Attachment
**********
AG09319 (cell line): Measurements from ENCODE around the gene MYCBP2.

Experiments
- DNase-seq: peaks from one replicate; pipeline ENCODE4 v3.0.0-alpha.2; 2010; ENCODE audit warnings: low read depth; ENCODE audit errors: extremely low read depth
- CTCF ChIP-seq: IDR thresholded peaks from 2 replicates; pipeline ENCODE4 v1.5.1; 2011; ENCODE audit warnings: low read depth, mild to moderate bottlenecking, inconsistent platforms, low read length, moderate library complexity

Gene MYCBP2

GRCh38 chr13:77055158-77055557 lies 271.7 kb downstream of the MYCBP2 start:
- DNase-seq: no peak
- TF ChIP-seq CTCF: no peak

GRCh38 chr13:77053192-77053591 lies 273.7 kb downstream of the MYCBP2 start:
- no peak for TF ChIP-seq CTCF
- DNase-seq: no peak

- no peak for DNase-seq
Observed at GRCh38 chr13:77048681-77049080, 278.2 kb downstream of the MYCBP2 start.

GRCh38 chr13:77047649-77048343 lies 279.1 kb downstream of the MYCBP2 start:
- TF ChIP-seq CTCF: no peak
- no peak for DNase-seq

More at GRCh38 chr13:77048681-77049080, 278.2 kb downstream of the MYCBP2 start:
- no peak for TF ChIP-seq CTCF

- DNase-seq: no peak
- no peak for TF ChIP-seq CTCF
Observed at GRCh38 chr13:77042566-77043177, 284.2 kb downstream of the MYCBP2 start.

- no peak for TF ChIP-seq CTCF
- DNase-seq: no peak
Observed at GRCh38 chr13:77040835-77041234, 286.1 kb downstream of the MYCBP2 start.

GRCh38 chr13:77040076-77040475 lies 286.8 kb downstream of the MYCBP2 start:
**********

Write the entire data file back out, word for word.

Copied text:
AG09319 (cell line): Measurements from ENCODE around the gene MYCBP2.

Experiments
- DNase-seq: peaks from one replicate; pipeline ENCODE4 v3.0.0-alpha.2; 2010; ENCODE audit warnings: low read depth; ENCODE audit errors: extremely low read depth
- CTCF ChIP-seq: IDR thresholded peaks from 2 replicates; pipeline ENCODE4 v1.5.1; 2011; ENCODE audit warnings: low read depth, mild to moderate bottlenecking, inconsistent platforms, low read length, moderate library complexity

Gene MYCBP2

GRCh38 chr13:77055158-77055557 lies 271.7 kb downstream of the MYCBP2 start:
- DNase-seq: no peak
- TF ChIP-seq CTCF: no peak

GRCh38 chr13:77053192-77053591 lies 273.7 kb downstream of the MYCBP2 start:
- no peak for TF ChIP-seq CTCF
- DNase-seq: no peak

- no peak for DNase-seq
Observed at GRCh38 chr13:77048681-77049080, 278.2 kb downstream of the MYCBP2 start.

GRCh38 chr13:77047649-77048343 lies 279.1 kb downstream of the MYCBP2 start:
- TF ChIP-seq CTCF: no peak
- no peak for DNase-seq

More at GRCh38 chr13:77048681-77049080, 278.2 kb downstream of the MYCBP2 start:
- no peak for TF ChIP-seq CTCF

- DNase-seq: no peak
- no peak for TF ChIP-seq CTCF
Observed at GRCh38 chr13:77042566-77043177, 284.2 kb downstream of the MYCBP2 start.

- no peak for TF ChIP-seq CTCF
- DNase-seq: no peak
Observed at GRCh38 chr13:77040835-77041234, 286.1 kb downstream of the MYCBP2 start.

GRCh38 chr13:77040076-77040475 lies 286.8 kb downstream of the MYCBP2 start: